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September 21 and 22
2 days, 2 disciplines, 2 ways to participate – defining our professional roles and uniting to build more equitable, accessible and inspired communities.
The postwar construction boom left Toronto with 2,000 towers, the second largest concentration in North America. These towers are a critical pillar in our current housing system, accommodating one million residents, including some of the most vulnerable. However, they are facing challenges that need to be addressed to prevent exacerbation of the housing crisis. While most of these communities are not due for redevelopment, a majority are highly inefficient, vulnerable to power outages, and in need of major repairs. They lack basic social supports and are not designed for current needs.
Using the San Romanoway case study, this session shares a replicable model to re-imagine aging tower communities and surrounding neighbourhoods. San Romanoway hosts around 3,000 low-income residents: 95% are visible minorities, 55% are lone parents, and 50% have no high-school certificate. The surrounding neighbourhood has one of the lowest rates of parkland, poor air quality, scarce urban forest, and flooding issues. Through an innovative partnership between TRCA, building owners, the City of Toronto, and NGOs, San Romanoway has seen a radical transformation. Mostly funded with private contributions, it is an example of success that could be replicated across the country. Initiatives included:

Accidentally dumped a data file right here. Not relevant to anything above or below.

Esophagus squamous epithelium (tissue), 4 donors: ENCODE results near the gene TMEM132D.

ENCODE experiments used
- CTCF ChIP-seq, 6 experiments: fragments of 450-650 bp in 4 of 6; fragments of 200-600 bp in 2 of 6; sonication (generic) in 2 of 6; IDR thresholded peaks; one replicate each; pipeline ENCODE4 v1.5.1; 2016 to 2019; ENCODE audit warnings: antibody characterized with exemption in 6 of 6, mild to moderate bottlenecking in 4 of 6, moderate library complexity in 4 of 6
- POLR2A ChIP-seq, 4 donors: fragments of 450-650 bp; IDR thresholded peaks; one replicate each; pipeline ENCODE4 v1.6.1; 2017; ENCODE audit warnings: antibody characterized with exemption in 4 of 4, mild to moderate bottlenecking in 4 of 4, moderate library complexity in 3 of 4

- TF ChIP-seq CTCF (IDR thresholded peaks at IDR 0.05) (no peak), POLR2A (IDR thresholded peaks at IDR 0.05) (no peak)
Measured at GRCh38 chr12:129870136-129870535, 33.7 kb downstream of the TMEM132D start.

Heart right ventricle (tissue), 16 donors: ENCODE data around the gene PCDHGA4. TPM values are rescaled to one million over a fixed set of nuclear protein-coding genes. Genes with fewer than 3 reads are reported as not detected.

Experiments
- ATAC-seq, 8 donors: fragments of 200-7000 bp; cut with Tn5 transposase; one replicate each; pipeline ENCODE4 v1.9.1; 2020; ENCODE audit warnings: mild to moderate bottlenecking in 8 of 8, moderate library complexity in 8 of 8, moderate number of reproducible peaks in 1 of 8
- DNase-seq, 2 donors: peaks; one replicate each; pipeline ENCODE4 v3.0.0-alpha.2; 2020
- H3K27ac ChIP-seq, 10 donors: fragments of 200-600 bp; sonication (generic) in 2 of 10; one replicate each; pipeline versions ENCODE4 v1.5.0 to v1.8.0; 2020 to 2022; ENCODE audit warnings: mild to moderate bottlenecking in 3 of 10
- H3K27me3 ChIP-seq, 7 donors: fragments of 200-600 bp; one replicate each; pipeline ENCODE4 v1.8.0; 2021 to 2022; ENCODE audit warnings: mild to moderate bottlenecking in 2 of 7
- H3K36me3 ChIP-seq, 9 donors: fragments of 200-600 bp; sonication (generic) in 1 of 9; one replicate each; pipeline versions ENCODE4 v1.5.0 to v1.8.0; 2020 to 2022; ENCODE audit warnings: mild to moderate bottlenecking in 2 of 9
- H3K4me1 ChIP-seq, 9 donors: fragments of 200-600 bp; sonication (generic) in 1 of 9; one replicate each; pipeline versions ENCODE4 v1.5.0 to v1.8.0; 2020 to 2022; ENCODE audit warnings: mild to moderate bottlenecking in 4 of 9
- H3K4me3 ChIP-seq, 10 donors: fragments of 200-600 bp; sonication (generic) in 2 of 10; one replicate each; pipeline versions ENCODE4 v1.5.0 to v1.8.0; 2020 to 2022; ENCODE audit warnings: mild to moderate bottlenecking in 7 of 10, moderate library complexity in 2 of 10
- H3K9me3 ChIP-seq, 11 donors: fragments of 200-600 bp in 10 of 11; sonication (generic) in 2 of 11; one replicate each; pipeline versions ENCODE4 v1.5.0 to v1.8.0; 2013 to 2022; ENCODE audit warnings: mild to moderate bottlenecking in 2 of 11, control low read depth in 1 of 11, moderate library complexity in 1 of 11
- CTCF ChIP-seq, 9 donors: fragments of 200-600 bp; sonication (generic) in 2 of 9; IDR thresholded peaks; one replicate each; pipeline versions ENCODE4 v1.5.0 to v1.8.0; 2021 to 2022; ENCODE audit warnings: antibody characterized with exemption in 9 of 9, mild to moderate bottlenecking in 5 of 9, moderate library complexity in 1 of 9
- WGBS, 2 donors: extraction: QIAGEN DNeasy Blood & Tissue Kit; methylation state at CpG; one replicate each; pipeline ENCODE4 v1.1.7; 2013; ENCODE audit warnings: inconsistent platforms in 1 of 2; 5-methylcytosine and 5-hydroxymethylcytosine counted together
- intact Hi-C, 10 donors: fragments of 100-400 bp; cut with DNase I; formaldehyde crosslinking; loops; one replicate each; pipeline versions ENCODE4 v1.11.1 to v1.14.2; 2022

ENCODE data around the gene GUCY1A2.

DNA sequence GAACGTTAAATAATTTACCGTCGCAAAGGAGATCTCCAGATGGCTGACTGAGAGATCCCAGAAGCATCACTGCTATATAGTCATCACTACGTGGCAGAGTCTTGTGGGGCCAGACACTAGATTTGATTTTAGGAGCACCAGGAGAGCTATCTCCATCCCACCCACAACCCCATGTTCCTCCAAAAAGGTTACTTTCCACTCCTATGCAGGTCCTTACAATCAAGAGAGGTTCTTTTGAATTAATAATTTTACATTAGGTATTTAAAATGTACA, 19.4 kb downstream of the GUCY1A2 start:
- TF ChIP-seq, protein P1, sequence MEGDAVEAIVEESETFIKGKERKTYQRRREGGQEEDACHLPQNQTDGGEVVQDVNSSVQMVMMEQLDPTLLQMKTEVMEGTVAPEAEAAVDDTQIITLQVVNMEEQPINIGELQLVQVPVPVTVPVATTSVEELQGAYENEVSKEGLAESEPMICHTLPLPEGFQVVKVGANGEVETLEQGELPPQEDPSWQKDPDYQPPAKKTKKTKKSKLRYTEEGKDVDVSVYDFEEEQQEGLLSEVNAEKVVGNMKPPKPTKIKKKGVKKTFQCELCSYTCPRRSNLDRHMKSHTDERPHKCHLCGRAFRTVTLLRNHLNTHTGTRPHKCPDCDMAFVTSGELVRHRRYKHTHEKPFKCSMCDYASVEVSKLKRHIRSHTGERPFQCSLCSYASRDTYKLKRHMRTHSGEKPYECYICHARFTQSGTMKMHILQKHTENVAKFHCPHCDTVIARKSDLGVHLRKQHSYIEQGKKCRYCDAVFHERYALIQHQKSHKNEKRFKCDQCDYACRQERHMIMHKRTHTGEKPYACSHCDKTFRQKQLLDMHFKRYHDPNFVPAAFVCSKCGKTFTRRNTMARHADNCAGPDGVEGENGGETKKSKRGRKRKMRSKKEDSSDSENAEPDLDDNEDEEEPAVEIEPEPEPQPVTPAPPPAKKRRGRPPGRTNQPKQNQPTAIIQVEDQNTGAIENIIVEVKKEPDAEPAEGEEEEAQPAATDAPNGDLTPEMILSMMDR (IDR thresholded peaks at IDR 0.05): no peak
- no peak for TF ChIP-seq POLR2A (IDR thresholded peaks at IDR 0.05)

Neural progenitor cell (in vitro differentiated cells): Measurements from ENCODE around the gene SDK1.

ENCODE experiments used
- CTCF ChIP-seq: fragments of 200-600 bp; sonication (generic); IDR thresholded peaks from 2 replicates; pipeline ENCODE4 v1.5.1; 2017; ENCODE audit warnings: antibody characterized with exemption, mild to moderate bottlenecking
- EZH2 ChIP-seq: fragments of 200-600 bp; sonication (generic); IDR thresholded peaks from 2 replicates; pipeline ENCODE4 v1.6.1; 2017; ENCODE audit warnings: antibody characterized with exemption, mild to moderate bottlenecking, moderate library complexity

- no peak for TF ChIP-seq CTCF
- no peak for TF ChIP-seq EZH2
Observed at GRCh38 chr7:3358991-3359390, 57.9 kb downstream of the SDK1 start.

•significant building retrofits that improved resilience and efficiency;
•revitalization of under-used outdoor areas into vibrant spaces with ecological function, urban agriculture, and community programing and amenities;
•balcony gardens to grow food and reduce high summer temperatures;
•job skills training and social enterprise support;
•capacity building programs for property managers and residents to guarantee project sustainability; and
•programs and improvements in the surrounding neighbourhood.
The neighbourhood plans were developed with residents using ground-breaking engagement approaches and social innovation. As a result, the project has had a positive impact in the mood of 85% of residents, 88% say the project has made them proud of their community, and 75% feel it has improved safety.